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Smartphone-like handling on the rise

The battery-operated handheld CANtouch from Gemac (Germany) can be controlled via touchscreen. Its controlling is comparable to a smartphone’s and it connects directly to the CAN network.

The CANtouch is ready for immediate use in the CAN system (Photo: Gemac)

BATTERY-OPERATED AND READY FOR USE at a moment's notice, touchscreen operation, smileys for a fast status overview and a handy format are not actually properties you immediately associate with industrial-suited products. But the trend is growing: This handheld device comes with touchscreen operation and mobile availability without additional PC. In similar manner to a smartphone, the user takes their CANtouch directly to the CAN system, connects it with a cable and receives measurement results - without stopping the system.

Error warning and rectification can save time and money. The measuring functions are operated interactively and dynamically by way of applications ("apps") based on finger gesture control.
A simplified evaluation system using a combination of traffic lights and smileys assists the user in quick assessment of the measurement results. The 4,3 inch color display gives ample scope for graphical representation. The measuring functions are provided as a series of apps, depending on the particular system configuration and the customer's requirements. Expansions can be enabled at any time. The device is tailored to the needs of service technicians performing commissioning, analysis, monitoring and maintenance work on CAN-, CANopen-, Devicenet- and J1939-based systems.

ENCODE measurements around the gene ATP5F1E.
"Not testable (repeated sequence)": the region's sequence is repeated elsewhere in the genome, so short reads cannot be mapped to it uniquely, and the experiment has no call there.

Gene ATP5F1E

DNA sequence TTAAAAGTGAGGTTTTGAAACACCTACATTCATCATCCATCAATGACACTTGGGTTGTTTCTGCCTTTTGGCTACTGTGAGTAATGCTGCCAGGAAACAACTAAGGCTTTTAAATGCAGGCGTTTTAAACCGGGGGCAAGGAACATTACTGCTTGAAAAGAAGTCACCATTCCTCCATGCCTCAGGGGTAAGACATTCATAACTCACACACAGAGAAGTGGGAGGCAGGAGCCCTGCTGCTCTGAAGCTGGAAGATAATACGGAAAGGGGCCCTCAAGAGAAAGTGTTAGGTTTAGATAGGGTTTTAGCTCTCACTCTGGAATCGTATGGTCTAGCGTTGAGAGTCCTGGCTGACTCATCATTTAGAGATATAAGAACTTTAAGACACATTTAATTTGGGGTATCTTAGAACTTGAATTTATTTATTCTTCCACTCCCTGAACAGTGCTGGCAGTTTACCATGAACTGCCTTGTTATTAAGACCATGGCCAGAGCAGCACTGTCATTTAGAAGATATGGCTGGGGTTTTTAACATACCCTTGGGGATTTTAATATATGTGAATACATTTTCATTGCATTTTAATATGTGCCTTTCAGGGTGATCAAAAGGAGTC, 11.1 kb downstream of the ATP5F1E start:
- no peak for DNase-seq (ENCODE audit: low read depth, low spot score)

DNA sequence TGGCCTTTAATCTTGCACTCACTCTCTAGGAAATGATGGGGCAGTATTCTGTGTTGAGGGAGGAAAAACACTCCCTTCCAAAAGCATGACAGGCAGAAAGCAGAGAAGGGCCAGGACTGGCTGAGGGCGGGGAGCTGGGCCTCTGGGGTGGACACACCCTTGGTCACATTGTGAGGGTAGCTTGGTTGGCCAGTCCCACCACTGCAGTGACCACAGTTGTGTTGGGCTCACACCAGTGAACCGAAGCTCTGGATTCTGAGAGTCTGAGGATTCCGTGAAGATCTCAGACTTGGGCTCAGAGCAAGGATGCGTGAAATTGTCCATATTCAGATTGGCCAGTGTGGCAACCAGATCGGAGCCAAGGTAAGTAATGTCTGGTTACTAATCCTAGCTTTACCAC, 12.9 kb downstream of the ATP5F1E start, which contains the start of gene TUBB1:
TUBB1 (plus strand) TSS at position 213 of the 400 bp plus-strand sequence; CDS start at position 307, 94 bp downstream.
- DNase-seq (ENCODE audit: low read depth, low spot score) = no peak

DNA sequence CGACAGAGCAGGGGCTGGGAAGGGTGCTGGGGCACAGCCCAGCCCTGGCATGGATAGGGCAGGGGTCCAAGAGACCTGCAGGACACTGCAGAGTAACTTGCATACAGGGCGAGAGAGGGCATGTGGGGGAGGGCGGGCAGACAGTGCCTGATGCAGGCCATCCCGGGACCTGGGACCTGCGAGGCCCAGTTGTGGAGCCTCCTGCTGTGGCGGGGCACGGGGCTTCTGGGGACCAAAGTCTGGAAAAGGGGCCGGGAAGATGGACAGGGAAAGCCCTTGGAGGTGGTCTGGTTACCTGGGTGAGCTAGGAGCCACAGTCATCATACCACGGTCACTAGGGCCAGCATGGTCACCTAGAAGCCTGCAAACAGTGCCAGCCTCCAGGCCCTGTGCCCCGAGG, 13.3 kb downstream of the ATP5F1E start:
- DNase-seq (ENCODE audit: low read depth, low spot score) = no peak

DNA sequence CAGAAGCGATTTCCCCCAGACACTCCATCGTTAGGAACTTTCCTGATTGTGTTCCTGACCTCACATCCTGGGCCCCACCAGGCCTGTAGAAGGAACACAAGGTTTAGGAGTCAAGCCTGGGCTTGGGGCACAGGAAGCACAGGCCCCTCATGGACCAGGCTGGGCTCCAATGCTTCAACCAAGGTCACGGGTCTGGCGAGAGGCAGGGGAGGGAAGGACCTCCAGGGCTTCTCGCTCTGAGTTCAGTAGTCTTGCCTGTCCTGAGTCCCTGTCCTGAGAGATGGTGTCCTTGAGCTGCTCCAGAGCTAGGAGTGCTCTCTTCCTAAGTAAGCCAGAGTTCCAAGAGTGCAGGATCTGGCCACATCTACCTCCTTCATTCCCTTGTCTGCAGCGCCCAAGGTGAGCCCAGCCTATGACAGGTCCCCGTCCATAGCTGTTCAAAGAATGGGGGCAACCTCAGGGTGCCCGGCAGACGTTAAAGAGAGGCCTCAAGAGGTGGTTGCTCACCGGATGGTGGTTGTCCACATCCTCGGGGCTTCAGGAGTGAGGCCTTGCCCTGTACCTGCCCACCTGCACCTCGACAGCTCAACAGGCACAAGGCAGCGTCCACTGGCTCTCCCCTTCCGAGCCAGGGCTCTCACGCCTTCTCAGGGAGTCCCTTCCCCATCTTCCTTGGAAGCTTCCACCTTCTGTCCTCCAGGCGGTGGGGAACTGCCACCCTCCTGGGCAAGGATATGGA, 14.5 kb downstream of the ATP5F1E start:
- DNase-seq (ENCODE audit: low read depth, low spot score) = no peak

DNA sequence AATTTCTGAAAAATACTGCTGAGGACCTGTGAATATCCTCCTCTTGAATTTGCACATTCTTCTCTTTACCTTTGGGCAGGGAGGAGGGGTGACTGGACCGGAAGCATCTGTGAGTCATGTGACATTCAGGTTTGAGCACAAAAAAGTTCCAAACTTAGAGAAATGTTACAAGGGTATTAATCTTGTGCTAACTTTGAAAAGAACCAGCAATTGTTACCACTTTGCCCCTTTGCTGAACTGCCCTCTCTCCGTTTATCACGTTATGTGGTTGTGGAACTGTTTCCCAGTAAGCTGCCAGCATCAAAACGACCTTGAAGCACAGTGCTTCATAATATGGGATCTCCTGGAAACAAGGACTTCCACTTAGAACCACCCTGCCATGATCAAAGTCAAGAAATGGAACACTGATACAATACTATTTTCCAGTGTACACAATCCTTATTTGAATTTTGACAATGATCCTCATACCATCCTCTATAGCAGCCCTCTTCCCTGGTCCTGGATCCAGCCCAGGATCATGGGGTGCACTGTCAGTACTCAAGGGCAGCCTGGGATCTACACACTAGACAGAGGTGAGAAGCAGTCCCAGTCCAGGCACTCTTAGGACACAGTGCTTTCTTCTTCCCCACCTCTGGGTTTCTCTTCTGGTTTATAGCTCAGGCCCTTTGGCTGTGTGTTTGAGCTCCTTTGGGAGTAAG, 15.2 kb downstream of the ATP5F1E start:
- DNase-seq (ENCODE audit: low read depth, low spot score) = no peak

The product is a mobile complement to the CAN Bus Tester 2 from the same company. In addition to its predecessor's functions, the handheld device also measures the common-mode voltage. To this end, it measures the absolute signal levels of all CAN modules relative to its position and determines the widest spread among all nodes - the "absolute maximum common-mode voltage". Even though state-of-the-art CAN transceivers permit higher values than those of the specified range, higher common-mode voltages can result in errors in the communication and finally in destruction of the transceivers.

The physical measuring functions and the representation of the logical data traffic have been taken over from CAN Bus Tester 2. Thus, sporadic bus interference, such as external EMC interference or a slowly deteriorating signal quality attributable to worn plug connections, can be detected in time. In this context, the physical layer diagnosis offers advantages: According to the company, it reveals error sources in the physical bus characteristics at an early stage. The device can detect errors before actual faults in the communication occur. The product was shown for the first time at the Hanover Fair 2014.


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